Balzac and the Little Chinese Seamstress is about two teenage boys, Lou, and an unnamed narrator, that are sent to the mountainous region of Southwest China for re-education as their doctor parents are in seen as enemies of the state during the Communist Revolution. The two boys are forced to work in coal mines and rice fields. The work is both hideous and dangerous and their living conditions, horrendous. Here, the possession of literature is a crime and the plot develops around the two protagonists and their ploys to obtain a hidden stash of books, Western classics, translated in Chinese. Their love of literature is woven into, and around their love for the beautiful daughter of a local tailor, the Little Seamstress. Lou, who is a gifted storyteller, reads and then recounts Balzac's, Ursule Mirouet, to the Little Seamstress and thus their young love for each other blossoms and is mirrored in their love of Balzac. As the plot unfolds, the narrator, and the Little Seamstress also fall in love as he cares for her in a time of great need. As the Little Seamstress learns about the world outside and experiences a brush of her certain fate if she were to stay, she leaves the mountains, her father, and the two boys behind and heads to the city. As all intelligent youth leap ahead in a cocktail of idealism, knowledge, and innocence, so too does the little seamstress. As for our two boys, they are left behind, traipsing across beautiful, harsh terrain with buckets of urine and feces. Here they are pushed ever more deeply into the painful realities of adulthood. In addition to the relentless agony of re-education, they have lost the Little Seamstress to the outside world that they brought to her, and now they must survive the crushing force of irony.
The Little Chinese Steamstress
This book gives us a little insight into the Cultural Revolution and its “re-education” program that happened during 1970s in China. The main characters, two teenage city boys (ages 16 and 17), were sent to the country to be re-educated because their parents were doctors and were being persecuted. The education system (curriculum) was changed and many books were burned and banned during the Cultural Revolution. It is very interesting to see the teenagers’ eagerness and thirst for the opportunity to learn and the freedom to read. When they discovered that another re-educated city boy had hidden some “banned books”, the two teenagers began to find creative ways to obtain the books so that they may read and learn as well. One of the main characters even tried to use the “banned books” (the translated foreign classic novels) to educate the little seamstress, who he fell in love with, to make her become sophisticated. This education has quite an unusual result.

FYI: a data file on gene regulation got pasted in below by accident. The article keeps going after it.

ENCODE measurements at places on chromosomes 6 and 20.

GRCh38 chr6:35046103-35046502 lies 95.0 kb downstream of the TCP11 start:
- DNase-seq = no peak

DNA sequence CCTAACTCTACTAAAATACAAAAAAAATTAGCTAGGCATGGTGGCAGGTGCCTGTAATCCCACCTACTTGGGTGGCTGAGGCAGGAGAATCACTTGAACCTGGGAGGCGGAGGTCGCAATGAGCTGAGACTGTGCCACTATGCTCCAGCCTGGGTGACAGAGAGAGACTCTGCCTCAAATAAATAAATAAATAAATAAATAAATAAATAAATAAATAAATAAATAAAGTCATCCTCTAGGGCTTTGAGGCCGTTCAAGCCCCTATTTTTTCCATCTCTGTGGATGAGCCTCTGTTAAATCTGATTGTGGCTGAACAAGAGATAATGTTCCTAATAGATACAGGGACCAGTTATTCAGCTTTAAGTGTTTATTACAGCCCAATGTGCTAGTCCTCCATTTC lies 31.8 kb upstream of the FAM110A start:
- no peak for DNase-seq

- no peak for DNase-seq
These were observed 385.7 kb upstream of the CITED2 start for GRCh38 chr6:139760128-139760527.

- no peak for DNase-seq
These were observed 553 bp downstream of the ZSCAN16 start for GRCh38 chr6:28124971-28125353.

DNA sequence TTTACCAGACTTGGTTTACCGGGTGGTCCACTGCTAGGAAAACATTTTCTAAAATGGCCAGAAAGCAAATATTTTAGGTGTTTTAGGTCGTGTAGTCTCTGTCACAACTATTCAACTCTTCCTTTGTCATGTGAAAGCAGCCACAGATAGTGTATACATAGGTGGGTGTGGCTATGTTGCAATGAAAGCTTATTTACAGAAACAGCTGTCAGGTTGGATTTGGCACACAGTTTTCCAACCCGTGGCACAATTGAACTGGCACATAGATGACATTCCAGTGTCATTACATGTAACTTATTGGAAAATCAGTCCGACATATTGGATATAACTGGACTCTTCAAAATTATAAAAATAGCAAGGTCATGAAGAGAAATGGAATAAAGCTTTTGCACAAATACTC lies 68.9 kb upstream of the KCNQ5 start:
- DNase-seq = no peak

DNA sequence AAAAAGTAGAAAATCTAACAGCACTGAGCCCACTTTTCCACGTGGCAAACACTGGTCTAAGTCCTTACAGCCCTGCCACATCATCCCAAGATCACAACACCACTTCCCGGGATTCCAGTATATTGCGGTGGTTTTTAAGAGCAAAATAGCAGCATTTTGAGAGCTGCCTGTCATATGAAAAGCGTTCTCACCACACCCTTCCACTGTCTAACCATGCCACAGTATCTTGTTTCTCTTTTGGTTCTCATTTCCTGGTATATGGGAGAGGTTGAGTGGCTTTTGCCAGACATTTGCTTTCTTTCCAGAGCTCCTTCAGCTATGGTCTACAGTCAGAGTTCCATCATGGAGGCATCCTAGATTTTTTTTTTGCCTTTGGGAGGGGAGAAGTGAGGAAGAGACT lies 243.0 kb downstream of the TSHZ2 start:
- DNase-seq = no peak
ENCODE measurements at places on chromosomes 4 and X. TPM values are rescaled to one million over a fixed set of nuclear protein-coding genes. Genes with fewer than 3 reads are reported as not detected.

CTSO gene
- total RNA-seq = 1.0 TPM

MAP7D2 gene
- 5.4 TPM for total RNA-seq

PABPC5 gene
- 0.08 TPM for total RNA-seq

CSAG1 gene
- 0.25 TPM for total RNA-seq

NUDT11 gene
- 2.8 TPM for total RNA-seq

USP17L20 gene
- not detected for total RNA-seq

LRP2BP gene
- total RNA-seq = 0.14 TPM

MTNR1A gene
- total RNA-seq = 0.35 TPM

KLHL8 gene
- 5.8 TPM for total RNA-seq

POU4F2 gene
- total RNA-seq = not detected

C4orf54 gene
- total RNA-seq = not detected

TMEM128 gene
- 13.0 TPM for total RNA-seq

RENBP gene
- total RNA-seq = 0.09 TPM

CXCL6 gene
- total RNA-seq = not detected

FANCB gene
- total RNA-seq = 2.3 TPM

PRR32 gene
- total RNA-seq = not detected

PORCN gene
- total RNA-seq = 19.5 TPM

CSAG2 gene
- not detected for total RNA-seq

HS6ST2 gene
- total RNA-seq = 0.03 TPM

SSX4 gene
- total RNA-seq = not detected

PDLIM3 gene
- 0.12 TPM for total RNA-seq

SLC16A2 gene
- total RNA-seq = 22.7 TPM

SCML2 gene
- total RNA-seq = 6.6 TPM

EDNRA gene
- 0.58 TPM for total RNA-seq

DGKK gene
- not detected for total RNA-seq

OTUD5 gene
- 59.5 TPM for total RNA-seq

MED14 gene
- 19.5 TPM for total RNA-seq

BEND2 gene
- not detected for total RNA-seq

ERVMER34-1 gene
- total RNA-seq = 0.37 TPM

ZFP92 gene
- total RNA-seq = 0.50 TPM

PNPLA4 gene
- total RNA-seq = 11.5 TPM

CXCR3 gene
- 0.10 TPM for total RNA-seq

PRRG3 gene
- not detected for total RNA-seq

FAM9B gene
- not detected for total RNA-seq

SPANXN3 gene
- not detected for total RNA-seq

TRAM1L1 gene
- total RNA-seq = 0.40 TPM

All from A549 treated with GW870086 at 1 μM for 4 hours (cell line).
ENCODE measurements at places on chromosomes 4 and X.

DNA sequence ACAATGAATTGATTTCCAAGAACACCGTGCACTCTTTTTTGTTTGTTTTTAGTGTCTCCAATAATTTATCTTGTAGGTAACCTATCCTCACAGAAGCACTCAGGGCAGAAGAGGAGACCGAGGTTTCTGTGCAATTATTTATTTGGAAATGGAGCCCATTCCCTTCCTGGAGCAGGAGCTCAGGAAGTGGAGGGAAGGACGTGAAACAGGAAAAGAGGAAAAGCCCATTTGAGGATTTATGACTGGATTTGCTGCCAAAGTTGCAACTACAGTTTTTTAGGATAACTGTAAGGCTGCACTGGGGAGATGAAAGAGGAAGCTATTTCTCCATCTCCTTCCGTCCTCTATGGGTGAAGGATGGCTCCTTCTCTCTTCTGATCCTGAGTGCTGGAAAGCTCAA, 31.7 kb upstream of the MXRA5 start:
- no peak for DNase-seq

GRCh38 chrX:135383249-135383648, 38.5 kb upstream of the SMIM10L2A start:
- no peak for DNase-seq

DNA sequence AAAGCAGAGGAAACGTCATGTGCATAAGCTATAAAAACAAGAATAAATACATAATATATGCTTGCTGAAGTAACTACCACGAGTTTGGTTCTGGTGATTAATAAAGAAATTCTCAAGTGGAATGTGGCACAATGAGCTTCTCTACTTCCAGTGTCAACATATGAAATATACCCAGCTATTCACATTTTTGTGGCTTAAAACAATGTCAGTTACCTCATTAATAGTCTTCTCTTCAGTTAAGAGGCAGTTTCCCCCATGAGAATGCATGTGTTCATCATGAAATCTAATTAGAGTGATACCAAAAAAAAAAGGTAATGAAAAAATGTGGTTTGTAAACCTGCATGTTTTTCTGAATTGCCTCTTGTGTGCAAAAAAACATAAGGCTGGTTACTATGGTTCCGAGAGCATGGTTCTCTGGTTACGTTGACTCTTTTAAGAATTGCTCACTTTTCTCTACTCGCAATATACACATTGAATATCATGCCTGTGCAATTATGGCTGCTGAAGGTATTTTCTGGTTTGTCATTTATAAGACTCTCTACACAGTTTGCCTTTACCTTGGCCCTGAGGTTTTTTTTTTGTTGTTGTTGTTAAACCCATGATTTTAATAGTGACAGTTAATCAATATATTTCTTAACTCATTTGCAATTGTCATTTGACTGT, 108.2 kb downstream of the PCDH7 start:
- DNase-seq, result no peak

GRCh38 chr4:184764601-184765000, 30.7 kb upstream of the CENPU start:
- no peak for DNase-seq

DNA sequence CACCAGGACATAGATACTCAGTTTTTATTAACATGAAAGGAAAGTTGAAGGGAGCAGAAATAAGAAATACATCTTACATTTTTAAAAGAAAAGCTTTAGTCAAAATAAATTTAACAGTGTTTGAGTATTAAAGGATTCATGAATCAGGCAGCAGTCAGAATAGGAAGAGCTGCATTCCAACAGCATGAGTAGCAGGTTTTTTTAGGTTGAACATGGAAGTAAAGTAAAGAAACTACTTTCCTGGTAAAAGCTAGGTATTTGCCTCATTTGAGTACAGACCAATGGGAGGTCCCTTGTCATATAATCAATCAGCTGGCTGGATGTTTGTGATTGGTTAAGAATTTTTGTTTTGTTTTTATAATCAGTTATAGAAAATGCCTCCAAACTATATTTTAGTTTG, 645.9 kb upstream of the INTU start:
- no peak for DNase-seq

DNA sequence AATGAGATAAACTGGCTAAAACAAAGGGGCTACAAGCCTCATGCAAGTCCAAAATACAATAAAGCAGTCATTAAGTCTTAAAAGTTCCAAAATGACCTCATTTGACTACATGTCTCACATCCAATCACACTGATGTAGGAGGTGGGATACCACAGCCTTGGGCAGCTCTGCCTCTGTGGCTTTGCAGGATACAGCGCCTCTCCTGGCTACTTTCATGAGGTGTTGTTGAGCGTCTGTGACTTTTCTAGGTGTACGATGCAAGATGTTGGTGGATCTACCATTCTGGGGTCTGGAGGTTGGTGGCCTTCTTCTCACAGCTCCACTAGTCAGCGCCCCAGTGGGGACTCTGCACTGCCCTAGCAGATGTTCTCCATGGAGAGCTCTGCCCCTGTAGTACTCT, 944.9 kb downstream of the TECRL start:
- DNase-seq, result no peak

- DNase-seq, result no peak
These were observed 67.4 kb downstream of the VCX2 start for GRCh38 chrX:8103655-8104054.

The book does give us a picture of the customs, beliefs, practices and the struggles of the rural society during that time, as well as the struggles of the teenagers during that growing time. This might be a book for the teacher to learn about the Cultural Revolution and the “re-education”, but I am not so sure about assigning this book for reading for the high school students.
Review of Balzac and the Little Chinese seamstress by Dai Sijie
Review written by: Theresa Bradburn
Age Level: for high school
This book was a very quick read. You are immediately taken into the world of the two main characters, who are living in the country being “reeducated” during the time of the Cultural Revolution. They stumble upon knowledge that one of their fellow exiles has a trunk full of banned Western books- many of their favorites. They work hard to obtain these books and when they have them, they read them constantly to escape their harsh reality.
Both of them become obsessed with the local tailor’s daughter, who is a seamstress. She has a romantic relationship with one of them. The seamstress loves their stories and their books, having not been formally educated past the basics. They take it upon themselves to educate her in the ways of the characters in these books. This reeducation of the seamstress works, because at the end of the book she is completely a different person and that astonishes both main characters by her final actions. I won’t say what she does as not to spoil it for others. I was disappointed and confused about the ending. I feel as if the two main characters created a tragedy by feeding the seamstress all of the ideas during that time period, which was so dangerous for thinkers. She can now only get herself into trouble.